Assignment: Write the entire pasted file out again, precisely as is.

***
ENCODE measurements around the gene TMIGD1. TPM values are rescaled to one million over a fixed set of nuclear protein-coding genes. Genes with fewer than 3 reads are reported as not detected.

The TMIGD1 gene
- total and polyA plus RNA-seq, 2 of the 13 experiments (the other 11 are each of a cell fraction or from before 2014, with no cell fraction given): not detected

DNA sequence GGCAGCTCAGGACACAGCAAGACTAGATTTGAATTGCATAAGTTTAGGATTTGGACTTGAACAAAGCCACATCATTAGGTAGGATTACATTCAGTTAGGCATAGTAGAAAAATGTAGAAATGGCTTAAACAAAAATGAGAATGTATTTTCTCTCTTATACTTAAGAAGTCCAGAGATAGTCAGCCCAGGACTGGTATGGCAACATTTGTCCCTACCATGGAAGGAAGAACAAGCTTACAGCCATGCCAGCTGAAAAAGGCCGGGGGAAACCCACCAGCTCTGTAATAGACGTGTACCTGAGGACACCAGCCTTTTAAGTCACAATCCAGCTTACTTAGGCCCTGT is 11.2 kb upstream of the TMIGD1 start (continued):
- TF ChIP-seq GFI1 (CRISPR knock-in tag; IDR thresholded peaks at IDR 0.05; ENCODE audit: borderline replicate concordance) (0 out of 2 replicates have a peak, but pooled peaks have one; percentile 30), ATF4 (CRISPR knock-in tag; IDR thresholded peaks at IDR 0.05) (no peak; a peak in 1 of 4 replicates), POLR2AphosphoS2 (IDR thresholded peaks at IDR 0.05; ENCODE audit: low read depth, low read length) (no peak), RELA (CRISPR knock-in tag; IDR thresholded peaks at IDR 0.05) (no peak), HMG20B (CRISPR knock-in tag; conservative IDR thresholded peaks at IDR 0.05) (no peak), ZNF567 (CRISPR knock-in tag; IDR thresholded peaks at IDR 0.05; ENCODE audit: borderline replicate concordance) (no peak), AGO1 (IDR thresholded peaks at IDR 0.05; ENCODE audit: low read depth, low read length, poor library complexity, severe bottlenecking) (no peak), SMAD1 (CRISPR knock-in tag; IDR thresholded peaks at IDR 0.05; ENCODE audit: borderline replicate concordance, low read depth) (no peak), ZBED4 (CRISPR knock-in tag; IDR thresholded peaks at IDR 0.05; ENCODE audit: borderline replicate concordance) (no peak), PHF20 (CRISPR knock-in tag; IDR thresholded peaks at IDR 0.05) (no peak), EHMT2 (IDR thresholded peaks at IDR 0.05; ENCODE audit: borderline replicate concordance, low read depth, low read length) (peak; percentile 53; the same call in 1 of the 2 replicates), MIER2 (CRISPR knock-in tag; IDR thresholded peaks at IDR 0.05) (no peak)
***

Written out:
ENCODE measurements around the gene TMIGD1. TPM values are rescaled to one million over a fixed set of nuclear protein-coding genes. Genes with fewer than 3 reads are reported as not detected.

The TMIGD1 gene
- total and polyA plus RNA-seq, 2 of the 13 experiments (the other 11 are each of a cell fraction or from before 2014, with no cell fraction given): not detected

DNA sequence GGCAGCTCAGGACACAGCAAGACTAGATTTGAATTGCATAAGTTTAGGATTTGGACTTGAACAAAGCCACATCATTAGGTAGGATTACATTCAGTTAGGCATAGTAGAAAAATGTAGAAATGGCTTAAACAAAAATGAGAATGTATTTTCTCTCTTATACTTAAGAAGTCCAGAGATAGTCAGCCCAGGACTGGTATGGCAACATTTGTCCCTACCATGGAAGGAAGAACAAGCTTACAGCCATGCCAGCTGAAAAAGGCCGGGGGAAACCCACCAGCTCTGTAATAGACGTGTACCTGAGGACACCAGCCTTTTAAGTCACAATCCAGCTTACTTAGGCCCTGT is 11.2 kb upstream of the TMIGD1 start (continued):
- TF ChIP-seq GFI1 (CRISPR knock-in tag; IDR thresholded peaks at IDR 0.05; ENCODE audit: borderline replicate concordance) (0 out of 2 replicates have a peak, but pooled peaks have one; percentile 30), ATF4 (CRISPR knock-in tag; IDR thresholded peaks at IDR 0.05) (no peak; a peak in 1 of 4 replicates), POLR2AphosphoS2 (IDR thresholded peaks at IDR 0.05; ENCODE audit: low read depth, low read length) (no peak), RELA (CRISPR knock-in tag; IDR thresholded peaks at IDR 0.05) (no peak), HMG20B (CRISPR knock-in tag; conservative IDR thresholded peaks at IDR 0.05) (no peak), ZNF567 (CRISPR knock-in tag; IDR thresholded peaks at IDR 0.05; ENCODE audit: borderline replicate concordance) (no peak), AGO1 (IDR thresholded peaks at IDR 0.05; ENCODE audit: low read depth, low read length, poor library complexity, severe bottlenecking) (no peak), SMAD1 (CRISPR knock-in tag; IDR thresholded peaks at IDR 0.05; ENCODE audit: borderline replicate concordance, low read depth) (no peak), ZBED4 (CRISPR knock-in tag; IDR thresholded peaks at IDR 0.05; ENCODE audit: borderline replicate concordance) (no peak), PHF20 (CRISPR knock-in tag; IDR thresholded peaks at IDR 0.05) (no peak), EHMT2 (IDR thresholded peaks at IDR 0.05; ENCODE audit: borderline replicate concordance, low read depth, low read length) (peak; percentile 53; the same call in 1 of the 2 replicates), MIER2 (CRISPR knock-in tag; IDR thresholded peaks at IDR 0.05) (no peak)